or Connect
ChefTalk.com › ChefTalk Cooking Forums › Professional Food Service › Professional Pastry Chefs › How to maintain butcher block used for pastry work ?
New Posts  All Forums:Forum Nav:

How to maintain butcher block used for pastry work ?

post #1 of 7
Thread Starter 

I'm trying to figure out what to use to refinish some large maple butcher block tables we use for working pastry and bread in our restaurant in San Francisco.

They've gotten a bit dirty, so I'll scrape (or sand if necessary) down to clean wood - no problem there.

 

If you google for what to refinish with, the best answer seems to be a mineral oil & beeswax combination (links below).

But that is just general, albeit good, advice to keep the wood from drying out, and for closing open pores in the wood.

 

Is that going to be ok for butcher block used for pasty making ?

Or should I just leave it dry (which doesn't sound like a great idea).

 

The idea with the recipe is that the mineral oil penetrates, and the beeswax seals, leaving a nice hard working surface.

Some people mineral oil first, then the use the recipe.

 

But I want to make sure I don't create some kind of oily surface and make trouble for the pastry chefs.

 

What do you all do, if anything ?

 

 

 

Mineral oil & beeswax recipes :


Edited by kbarb - 6/24/16 at 9:35am
post #2 of 7

I don't have a large-scale table like the one you are talking about, but I use mineral oil on my wood cutting blocks and bamboo cutting boards.  Everytime I have to apply water to the board for cleaning, I finish it with mineral oil to avoid the wood from drying out.  Within 10 minutes (Or less, I havent checked) the board is no longer oil-y.  Conditioners--like the ones containing beeswax that you were talking about also work great but from my experience it is best to leave them to sit for a day or two. But they really do work great.  

 

One time I went out of town and when I came back I found that my roommate left my cutting block wet overnight (my all-clad, too :mad:) and I was furious.  I used mineral oil and a few hours later I used a butchers block conditioner, much like the one you have shown above.  I used a large amount on the wood, let it sit over night, and wiped off the excess in the morning. After a day of drying it was good as new.

 

 

Conditioners work, but I think they're only necessary in really drastic situations.  Maybe use it once and maintain with oil after that.  Mineral oil is great for a daily routine, maybe add it to the closing checklist each night.  

post #3 of 7

I have owned my own pastry shop for years as well as other restaurants and I always use the mineral oil & beeswax combo for all my boards and Boos surfaces that I worked pastry on. Like the post said above, make sure you let the penetration of the oil/beeswax happen overnight or even for a couple of days making sure that you wipe on the oil, leave for 30 mins and then wipe off any excess.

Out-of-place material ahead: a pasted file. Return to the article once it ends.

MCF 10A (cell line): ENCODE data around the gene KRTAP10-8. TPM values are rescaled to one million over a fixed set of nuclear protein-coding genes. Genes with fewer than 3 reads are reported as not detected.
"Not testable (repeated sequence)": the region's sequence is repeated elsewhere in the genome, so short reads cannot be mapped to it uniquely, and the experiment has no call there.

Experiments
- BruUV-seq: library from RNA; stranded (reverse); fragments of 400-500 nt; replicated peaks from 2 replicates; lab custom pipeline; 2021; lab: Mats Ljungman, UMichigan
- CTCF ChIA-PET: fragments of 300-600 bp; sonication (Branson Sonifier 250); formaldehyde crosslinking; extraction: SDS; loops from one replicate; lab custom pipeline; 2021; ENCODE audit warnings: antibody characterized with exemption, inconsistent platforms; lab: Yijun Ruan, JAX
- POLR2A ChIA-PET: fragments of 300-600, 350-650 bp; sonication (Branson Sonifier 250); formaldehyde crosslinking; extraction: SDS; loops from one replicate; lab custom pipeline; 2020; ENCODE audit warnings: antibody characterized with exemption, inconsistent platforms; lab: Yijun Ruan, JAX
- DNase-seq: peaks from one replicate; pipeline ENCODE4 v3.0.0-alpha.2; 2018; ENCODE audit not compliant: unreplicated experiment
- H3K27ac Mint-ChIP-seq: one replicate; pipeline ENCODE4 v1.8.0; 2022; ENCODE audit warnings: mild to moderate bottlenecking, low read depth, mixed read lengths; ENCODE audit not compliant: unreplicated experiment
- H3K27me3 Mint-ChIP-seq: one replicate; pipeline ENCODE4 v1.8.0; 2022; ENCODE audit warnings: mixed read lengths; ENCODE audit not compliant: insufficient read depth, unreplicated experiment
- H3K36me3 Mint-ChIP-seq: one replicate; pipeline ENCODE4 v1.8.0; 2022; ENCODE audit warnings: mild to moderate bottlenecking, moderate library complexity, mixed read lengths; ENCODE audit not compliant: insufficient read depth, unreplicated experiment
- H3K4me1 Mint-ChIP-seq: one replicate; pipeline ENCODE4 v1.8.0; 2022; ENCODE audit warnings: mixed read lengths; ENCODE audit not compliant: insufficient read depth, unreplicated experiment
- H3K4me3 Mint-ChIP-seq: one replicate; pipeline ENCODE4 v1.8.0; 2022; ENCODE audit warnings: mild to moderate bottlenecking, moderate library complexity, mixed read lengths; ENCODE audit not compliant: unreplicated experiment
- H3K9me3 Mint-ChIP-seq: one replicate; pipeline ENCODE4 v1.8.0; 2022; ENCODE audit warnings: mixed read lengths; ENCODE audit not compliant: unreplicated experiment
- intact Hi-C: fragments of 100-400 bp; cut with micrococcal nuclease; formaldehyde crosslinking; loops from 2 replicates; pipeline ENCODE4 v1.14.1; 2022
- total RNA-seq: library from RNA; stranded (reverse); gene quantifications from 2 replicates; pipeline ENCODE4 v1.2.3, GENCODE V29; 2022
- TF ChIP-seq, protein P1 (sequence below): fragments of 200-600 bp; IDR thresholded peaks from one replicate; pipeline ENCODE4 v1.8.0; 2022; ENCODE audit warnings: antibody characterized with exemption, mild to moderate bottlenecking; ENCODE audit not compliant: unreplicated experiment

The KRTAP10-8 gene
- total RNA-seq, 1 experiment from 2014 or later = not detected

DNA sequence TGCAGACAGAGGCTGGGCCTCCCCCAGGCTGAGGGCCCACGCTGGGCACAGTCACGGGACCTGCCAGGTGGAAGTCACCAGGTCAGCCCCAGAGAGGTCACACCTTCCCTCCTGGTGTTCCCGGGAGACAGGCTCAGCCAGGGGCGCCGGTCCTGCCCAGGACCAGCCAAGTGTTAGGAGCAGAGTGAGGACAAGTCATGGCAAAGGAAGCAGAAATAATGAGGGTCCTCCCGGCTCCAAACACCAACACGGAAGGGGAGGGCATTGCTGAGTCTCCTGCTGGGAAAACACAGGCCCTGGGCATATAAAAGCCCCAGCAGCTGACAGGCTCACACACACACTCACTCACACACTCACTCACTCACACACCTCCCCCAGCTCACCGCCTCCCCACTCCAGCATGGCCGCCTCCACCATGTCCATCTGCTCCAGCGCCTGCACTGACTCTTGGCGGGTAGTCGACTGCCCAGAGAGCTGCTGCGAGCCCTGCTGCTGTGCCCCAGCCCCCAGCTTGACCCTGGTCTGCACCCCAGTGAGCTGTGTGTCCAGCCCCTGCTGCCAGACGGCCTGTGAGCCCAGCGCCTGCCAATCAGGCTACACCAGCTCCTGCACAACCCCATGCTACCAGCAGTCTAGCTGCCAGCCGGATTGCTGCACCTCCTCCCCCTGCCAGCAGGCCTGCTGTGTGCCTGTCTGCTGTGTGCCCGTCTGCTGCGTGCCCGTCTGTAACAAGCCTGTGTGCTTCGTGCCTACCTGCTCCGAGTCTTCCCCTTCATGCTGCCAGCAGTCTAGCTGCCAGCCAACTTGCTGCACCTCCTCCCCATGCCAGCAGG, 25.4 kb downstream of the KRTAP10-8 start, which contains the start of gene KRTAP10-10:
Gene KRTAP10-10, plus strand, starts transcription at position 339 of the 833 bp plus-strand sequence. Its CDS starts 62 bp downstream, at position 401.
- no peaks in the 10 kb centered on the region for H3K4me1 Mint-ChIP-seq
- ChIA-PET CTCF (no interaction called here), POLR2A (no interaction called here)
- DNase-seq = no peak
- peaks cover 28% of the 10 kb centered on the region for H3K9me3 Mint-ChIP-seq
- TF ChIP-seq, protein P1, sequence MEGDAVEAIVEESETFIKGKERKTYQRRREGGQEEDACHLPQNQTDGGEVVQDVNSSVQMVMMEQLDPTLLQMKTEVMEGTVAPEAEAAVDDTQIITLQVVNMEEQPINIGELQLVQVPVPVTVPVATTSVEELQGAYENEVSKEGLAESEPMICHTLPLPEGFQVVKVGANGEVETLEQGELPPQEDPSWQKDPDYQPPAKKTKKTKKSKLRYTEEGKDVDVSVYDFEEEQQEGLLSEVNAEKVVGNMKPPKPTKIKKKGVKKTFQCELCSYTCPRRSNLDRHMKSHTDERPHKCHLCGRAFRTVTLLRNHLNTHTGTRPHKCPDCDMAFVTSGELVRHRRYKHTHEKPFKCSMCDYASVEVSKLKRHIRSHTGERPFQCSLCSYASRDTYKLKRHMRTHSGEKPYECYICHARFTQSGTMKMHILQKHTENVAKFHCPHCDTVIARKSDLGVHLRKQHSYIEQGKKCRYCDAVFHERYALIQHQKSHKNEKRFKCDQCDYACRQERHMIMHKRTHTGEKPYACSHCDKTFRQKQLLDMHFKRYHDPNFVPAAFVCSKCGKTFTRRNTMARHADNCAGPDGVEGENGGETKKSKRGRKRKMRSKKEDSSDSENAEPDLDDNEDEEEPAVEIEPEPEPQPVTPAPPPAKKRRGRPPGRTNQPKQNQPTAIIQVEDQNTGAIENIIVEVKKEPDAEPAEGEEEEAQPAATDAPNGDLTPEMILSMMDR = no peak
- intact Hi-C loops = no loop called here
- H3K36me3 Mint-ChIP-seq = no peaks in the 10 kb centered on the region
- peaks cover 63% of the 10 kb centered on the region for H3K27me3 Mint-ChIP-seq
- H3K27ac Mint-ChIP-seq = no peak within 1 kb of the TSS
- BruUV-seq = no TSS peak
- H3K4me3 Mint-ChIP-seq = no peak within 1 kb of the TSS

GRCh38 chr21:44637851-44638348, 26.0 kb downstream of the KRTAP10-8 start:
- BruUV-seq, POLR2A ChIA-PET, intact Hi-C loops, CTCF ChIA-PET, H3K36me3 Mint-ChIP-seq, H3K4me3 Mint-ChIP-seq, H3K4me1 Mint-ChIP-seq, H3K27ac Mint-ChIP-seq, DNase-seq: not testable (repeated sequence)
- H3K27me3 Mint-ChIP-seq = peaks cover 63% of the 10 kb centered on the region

post #4 of 7
Thread Starter 

Thanks a lot for your replies.

 

@Freshbaked . . . and you're using your boards for pastry and the like ? (I'd imagine, since we're in that forum)

 

Mineral oil & beeswax I'm sure are the ticket for butcherblock, I just wanted to make sure they'd be ok for pastry surface.

Sounds like it should be ok from your responses; I'm more reassured now and will give it a whirl. I just ordered the beeswax for this alchemy project, on Ebay.

 

Thanks again !


Edited by kbarb - 6/24/16 at 10:07pm
post #5 of 7
Quote:
Originally Posted by kbarb View Post

Thanks a lot for your replies.

@Freshbaked . . . and you're using your boards for pastry and the like?

Yes I am!
post #6 of 7
Thread Starter 

I can report back . .

 

That mineral oil + beeswax concoction seems to be the right thing.
 
I scraped off one table, sanded it with 150, then 220 using a belt sander, then applied straight mineral oil and let it sit overnight.
The table really soaked up a lot of oil.
 
The next day I applied a hot melted mix of 5/6 mineral oil + 1/6 beeswax (by volume), let it sit for a half hour, then buffed it out quickly by hand with terry cloth.
It probably took all total about an hour or a little more for one table.
 
It feels really sealed up nice and tight, and water beads up on it now. But it'll be interesting to see how it holds up and what the bakers' takes on it are over time.
 
 
This is 5/6 mineral oil + 1/6 beeswax, before it gels.
Reading around the net I saw recommendations for 1/6 to 1/5 beeswax.

 

Here it is cooled down and solidified - kind of like lotion but eventually gets about like paste floor wax :

 

Scraping one table down, most of it untouched at this point :

 

 

After the mineral oil + beeswax treatment has dried and been buffed :

 

 

You can see the difference comparing it to the three other tables.

And it was the dirt on the two on the left that was bugging me, getting me to start the project :


Edited by kbarb - 7/13/16 at 10:16pm
post #7 of 7

Looks great!! Good job! Your bakers should be happy. You will also notice that when they start to use them again because of all the flour use the table will seem to get "dirty". Don't freak out, its just the way the flour sticks to the table at times. Nothing a good cleaning will not take care of. You will have to re-wax the tables again after a while because you have to clean the tables constantly. It happens. ;)

New Posts  All Forums:Forum Nav:
  Return Home
  Back to Forum: Professional Pastry Chefs
ChefTalk.com › ChefTalk Cooking Forums › Professional Food Service › Professional Pastry Chefs › How to maintain butcher block used for pastry work ?